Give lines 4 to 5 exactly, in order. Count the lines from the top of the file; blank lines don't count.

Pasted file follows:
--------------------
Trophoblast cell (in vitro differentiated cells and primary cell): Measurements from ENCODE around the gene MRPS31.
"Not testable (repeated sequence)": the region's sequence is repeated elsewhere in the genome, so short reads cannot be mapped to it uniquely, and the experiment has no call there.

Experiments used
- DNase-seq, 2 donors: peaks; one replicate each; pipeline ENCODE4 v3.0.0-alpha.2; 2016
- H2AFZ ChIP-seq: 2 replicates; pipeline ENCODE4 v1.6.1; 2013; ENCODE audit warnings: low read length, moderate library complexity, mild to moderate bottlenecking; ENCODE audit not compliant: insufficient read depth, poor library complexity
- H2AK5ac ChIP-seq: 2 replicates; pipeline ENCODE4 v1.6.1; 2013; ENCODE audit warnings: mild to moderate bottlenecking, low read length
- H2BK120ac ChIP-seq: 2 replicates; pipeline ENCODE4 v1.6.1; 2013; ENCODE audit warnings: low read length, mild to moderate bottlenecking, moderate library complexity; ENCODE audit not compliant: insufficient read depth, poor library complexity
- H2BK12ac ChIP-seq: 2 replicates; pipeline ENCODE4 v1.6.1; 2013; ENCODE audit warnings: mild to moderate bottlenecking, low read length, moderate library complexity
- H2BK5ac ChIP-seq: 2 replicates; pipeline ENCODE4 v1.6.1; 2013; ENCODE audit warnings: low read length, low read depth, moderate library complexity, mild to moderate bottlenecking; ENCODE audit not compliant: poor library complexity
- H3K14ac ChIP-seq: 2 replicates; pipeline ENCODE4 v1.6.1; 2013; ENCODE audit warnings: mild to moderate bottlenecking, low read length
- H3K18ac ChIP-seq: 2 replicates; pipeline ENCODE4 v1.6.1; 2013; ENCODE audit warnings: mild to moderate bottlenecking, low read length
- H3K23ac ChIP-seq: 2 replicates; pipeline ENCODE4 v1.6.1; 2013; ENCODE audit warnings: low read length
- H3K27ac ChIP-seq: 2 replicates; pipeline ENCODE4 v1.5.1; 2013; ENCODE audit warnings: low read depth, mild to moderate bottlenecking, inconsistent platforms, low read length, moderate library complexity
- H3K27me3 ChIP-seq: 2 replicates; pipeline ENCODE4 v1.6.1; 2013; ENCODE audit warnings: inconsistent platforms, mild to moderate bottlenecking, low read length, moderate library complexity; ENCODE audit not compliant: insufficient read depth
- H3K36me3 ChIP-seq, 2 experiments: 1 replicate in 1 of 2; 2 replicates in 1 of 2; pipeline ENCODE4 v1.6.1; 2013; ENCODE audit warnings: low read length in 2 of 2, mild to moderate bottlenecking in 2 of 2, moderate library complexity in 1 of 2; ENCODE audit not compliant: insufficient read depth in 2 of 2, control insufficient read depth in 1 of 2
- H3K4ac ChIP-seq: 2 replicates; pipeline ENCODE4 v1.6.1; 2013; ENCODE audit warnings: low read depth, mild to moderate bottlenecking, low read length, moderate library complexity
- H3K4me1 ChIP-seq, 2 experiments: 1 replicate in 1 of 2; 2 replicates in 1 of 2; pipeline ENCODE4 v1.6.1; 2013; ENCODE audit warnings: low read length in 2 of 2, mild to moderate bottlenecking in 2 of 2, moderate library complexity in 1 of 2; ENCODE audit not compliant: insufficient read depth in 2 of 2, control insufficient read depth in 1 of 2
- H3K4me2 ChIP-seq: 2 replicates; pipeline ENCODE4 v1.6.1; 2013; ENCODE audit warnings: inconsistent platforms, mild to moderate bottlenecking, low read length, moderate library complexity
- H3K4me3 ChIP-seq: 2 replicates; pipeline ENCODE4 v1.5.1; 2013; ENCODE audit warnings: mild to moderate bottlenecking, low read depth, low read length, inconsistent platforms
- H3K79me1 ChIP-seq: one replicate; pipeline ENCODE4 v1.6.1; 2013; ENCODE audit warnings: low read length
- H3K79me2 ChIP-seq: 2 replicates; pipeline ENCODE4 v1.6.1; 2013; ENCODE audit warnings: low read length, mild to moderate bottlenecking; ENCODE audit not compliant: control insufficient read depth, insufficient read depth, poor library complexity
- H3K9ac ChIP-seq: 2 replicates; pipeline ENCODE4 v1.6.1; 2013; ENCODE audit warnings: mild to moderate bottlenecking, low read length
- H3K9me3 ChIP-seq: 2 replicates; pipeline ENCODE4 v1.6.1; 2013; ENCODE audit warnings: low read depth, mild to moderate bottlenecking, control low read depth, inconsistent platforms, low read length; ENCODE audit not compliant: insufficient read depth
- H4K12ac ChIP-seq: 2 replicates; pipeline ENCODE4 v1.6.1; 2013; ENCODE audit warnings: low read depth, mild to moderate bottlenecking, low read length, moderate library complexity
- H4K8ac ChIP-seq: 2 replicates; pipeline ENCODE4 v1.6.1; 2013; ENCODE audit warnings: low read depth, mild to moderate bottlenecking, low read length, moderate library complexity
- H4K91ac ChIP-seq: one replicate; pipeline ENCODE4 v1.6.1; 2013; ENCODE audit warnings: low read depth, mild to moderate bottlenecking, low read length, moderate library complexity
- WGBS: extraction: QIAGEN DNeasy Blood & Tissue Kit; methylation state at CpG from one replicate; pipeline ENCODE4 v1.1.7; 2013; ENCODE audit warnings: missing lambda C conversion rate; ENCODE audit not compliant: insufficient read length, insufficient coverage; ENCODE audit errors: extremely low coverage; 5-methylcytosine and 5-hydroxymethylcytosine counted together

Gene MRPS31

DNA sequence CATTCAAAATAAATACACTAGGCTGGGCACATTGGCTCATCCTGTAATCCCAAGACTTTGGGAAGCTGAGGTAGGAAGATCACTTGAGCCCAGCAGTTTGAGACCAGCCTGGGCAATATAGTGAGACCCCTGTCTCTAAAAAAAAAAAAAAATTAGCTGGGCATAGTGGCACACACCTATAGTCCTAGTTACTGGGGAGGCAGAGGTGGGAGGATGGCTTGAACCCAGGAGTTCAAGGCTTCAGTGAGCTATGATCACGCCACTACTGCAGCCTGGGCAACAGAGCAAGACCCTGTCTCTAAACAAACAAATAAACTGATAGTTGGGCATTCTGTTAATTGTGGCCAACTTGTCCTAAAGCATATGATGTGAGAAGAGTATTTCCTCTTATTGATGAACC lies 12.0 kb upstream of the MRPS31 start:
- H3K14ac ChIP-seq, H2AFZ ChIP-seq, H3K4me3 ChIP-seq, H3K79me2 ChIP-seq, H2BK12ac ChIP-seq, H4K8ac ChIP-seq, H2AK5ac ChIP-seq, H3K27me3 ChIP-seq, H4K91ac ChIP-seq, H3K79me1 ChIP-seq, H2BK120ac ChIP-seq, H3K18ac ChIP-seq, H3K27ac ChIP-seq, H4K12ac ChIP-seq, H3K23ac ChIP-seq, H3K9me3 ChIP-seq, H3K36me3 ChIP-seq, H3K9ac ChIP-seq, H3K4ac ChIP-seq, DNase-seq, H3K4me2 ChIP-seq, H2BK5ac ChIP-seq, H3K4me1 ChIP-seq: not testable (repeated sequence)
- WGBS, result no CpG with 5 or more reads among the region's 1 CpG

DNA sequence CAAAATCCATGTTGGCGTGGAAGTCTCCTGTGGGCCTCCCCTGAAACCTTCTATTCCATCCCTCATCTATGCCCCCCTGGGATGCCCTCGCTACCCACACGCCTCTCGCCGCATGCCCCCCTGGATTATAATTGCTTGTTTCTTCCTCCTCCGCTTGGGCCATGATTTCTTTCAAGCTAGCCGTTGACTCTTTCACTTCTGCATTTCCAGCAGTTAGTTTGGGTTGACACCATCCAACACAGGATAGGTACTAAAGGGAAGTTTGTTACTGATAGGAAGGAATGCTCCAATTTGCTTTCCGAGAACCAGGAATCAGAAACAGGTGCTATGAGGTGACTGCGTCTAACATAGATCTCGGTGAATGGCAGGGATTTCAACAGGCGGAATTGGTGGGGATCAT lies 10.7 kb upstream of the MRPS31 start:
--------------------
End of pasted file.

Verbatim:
- DNase-seq, 2 donors: peaks; one replicate each; pipeline ENCODE4 v3.0.0-alpha.2; 2016
- H2AFZ ChIP-seq: 2 replicates; pipeline ENCODE4 v1.6.1; 2013; ENCODE audit warnings: low read length, moderate library complexity, mild to moderate bottlenecking; ENCODE audit not compliant: insufficient read depth, poor library complexity